Posted by at 5:49 pm

The Banality of Evil Redux

 current events  Comments Off on The Banality of Evil Redux
Jan 102010
Historians are judges — of what is good or evil, of what is noble or undesirable, of what is human nature or aberrant.  In trying to make sense of past events, we judge them — and the people involved in them — in order to understand them.  Thus, we ask questions like:  were slave owners in the American colonies cruel sadists or did they know not what they were truly doing?  Did they unconsciously build a system that robbed others of their very selves by enslaving them or did they set out to intentionally establish a culture of cruelty towards blacks?  These are moral questions as much as they are intellectual ones.  When we ask them, we are trying to understand the thinking of our ancestors, but we are also making value judgments about their behaviors.  We cannot escape doing so.  It is part of being human.  Social scientist might find this duty objectionable and pretend they can remove it from our practice, but that is foolish nonsense.  We are not history automatons and the value of history is tied to its role in creating and supporting our ethical beliefs.  We are moral beings studying other moral beings;  it would be the height of ridiculousness to pretend to remove morality from that study.
When we write about noble characters who commit great deeds we tend not to struggle with the morality of our judgments as much.  We generally accept that people do good and desirable things, so when we write about this, we tend not to question from where this goodness originates.  It may be uncommon to be a great patriot, but it isn’t a psychological aberration.  When we write about perpetrators of great evils, however, we confront just such qualities.  What kind of a man was Adolf Hitler that he could do the things he did?  Underlying that question is moral repulsion at his behavior.  Thus, in writing about him and the other Nazis, historians struggle with how best to judge these men.  Some attack them as evil, psychologically disturbed persons.  Others, try to come up with a rationalization that makes their motives seem reasonable and, therefore, comprehensible.  In her analysis of Adolf Eichmann’s participation in the Final Solution of the Jewish Question, Hannah Arendt proposed that his case illustrated the “banality of evil.”  Eichmann’s actions were not the result of a great prejudice or psychosis.  Eichmann was just a regular guy who went along with the herd.  The great evil of the Holocaust here was its inanity or lack of conscious maliciousness.  In other words, it’s not personal, it’s just business.  The ideological extension of that contention is that there is nothing special about evilness and you should not engrandize evil historical figures by characterizing them as exceptional (even in a negative way).  Thus, you rob them of their infamy by treating them as regular human beings rather than powerful individuals.  Perhaps this is our revenge on them.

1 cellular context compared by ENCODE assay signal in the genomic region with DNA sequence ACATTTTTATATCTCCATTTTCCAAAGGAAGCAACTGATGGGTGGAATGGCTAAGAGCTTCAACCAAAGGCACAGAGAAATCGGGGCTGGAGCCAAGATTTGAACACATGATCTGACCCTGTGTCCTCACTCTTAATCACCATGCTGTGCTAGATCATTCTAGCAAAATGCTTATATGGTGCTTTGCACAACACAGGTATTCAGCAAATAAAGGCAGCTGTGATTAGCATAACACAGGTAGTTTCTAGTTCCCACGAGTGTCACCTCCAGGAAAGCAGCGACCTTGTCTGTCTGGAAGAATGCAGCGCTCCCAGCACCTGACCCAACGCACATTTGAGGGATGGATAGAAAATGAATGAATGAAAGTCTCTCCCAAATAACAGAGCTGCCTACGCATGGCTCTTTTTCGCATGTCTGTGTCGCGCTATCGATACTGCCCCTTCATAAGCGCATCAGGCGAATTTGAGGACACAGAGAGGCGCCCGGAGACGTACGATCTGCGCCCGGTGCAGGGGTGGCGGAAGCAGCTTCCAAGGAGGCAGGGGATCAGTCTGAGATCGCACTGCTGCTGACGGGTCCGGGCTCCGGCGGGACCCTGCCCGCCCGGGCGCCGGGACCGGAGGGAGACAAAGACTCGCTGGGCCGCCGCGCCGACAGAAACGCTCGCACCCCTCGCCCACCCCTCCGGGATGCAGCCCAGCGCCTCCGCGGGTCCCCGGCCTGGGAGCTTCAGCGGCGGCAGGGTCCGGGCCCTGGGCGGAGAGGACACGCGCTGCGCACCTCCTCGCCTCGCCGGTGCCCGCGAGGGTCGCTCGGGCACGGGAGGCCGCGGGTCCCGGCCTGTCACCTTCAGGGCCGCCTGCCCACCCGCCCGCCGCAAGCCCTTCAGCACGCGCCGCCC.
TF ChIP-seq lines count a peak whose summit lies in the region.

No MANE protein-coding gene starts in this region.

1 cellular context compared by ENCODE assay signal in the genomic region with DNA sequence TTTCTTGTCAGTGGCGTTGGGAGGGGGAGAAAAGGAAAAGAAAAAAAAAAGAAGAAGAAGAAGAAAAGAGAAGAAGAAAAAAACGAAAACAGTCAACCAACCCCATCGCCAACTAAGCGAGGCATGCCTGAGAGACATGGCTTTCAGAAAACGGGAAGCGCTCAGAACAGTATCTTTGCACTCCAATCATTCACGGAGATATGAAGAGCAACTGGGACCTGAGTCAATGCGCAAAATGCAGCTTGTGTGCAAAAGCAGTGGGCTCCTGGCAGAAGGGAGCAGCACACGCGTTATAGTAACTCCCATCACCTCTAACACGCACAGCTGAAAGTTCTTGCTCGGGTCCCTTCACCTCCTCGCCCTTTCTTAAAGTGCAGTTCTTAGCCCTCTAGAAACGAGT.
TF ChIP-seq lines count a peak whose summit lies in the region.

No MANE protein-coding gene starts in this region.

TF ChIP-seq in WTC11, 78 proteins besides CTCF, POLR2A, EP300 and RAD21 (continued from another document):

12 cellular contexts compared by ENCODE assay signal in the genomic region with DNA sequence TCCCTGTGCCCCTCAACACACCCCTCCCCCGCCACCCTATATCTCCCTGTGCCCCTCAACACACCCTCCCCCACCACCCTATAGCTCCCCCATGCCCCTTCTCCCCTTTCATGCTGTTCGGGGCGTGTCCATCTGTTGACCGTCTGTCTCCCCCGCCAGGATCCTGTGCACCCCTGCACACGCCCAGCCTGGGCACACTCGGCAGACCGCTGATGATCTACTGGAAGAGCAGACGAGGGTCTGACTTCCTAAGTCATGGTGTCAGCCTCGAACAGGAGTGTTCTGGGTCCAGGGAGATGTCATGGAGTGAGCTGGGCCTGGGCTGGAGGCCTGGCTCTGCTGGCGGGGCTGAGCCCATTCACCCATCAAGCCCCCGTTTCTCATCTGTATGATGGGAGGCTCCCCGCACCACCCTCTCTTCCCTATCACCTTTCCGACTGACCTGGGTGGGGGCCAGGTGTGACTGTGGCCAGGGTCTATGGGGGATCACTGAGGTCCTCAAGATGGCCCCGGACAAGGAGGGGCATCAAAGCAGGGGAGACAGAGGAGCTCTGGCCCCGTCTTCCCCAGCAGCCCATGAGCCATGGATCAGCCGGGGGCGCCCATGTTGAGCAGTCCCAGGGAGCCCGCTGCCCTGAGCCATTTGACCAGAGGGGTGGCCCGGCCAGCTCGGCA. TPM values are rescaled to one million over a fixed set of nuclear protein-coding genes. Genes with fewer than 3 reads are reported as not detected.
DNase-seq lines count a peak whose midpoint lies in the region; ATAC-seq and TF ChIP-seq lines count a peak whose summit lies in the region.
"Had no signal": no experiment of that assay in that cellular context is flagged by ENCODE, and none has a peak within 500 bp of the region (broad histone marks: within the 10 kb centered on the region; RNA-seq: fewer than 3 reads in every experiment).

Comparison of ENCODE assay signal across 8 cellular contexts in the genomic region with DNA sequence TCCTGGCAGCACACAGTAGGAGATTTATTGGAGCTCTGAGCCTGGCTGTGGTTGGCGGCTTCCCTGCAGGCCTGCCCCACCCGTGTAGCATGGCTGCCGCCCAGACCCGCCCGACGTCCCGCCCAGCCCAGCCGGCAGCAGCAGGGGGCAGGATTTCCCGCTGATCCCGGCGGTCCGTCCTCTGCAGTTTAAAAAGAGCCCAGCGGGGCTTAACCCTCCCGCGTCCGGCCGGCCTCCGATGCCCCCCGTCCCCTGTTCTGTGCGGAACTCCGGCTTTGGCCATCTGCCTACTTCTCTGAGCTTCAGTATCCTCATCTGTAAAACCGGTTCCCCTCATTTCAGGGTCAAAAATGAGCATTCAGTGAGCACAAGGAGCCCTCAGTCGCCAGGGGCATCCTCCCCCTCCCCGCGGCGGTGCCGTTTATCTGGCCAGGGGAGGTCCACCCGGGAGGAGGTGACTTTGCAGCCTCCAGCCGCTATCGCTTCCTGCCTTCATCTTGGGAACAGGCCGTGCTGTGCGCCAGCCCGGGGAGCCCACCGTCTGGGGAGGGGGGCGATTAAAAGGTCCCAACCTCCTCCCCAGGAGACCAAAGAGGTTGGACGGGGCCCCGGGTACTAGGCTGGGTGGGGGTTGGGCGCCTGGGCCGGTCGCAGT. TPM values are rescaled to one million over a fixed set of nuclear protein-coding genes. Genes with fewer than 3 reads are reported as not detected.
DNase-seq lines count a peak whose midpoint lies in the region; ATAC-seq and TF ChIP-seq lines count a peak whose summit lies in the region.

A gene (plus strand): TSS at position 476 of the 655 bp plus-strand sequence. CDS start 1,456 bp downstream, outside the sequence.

Last summer, an old man consumed with disease and hatred endeavored to commit a mass murder at the US Holocaust Memorial Museum.  A white supremacist with a violent animosity toward Jews, he plotted to kill visitors at the museum — a futile act of rage against the society from which he had become marginalized.  He was thwarted in his aim by a guard who wounded him when returning gunfire.  Our hero, Stephen Johns, died in the line of duty, preventing a potentially great slaughter.  Our villain, James von Brunn, has been declining in jail since that time, dying of his diseases while awaiting trial.  Clearly, von Brunn was no Eichmann (or at least Arendt’s Eichmann).  His action was intentional and vile.  It was abnormal, and it seems impossible to dismiss it as banal.  What to do then with this character?  How do we judge him?  And, if we do so, do we reward him for his evil act by giving him an acknowledged place in history?  On the day that he died, the museum put out a statement remembering Johns instead and pointing to the continued need for efforts to eradicate prejudice and hatred in human society.  It was a rather ahistorical tack for a place of remembering.  It was, undoubtedly, an intentional refusal to acknowledge von Brunn and his significance or connection to the museum.   For a place dedicated to keeping the memory of the Shoah alive, as to prevent its reoccurrence, it was an antithetical act, and perhaps not even a proper one.  To reject the historical perspective in order to punish one man seems a high price to pay.
In the end, von Brunn’s passing held little significance anyway.  The story didn’t even make the front page of the papers.  It was a small item on even a slow news day.  Perhaps the real justice in this story is the banality of von Brunn’s death.  He was not a victim of the death penalty — earning the martyr’s status that would give him longevity among certain circles.  It wasn’t a gruesome death etched in the memory of a watching public that would give it notoriety either.  No, he died of ill health unrelated to his actions at the museum;  it was the way he would have died if he had never plotted murder or raised his gun.  Thousands annually die the same way.  It was unremarkable, and that is the way history will record it.
 Posted by at 12:46 am